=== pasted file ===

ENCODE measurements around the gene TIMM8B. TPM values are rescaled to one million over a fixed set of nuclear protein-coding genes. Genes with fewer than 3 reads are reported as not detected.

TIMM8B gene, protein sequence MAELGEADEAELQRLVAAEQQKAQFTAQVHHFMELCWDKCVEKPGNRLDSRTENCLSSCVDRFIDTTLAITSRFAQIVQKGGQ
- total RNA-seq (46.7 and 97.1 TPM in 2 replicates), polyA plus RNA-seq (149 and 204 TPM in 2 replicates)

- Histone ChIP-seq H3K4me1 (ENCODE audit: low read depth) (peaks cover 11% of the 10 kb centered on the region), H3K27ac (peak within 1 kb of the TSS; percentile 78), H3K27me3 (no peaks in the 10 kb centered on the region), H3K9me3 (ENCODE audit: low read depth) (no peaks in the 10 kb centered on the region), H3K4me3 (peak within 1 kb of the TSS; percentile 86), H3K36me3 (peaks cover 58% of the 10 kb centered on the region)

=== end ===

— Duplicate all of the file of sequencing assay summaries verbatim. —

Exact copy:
ENCODE measurements around the gene TIMM8B. TPM values are rescaled to one million over a fixed set of nuclear protein-coding genes. Genes with fewer than 3 reads are reported as not detected.

TIMM8B gene, protein sequence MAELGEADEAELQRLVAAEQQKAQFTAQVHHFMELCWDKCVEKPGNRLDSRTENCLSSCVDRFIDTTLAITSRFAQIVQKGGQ
- total RNA-seq (46.7 and 97.1 TPM in 2 replicates), polyA plus RNA-seq (149 and 204 TPM in 2 replicates)

- Histone ChIP-seq H3K4me1 (ENCODE audit: low read depth) (peaks cover 11% of the 10 kb centered on the region), H3K27ac (peak within 1 kb of the TSS; percentile 78), H3K27me3 (no peaks in the 10 kb centered on the region), H3K9me3 (ENCODE audit: low read depth) (no peaks in the 10 kb centered on the region), H3K4me3 (peak within 1 kb of the TSS; percentile 86), H3K36me3 (peaks cover 58% of the 10 kb centered on the region)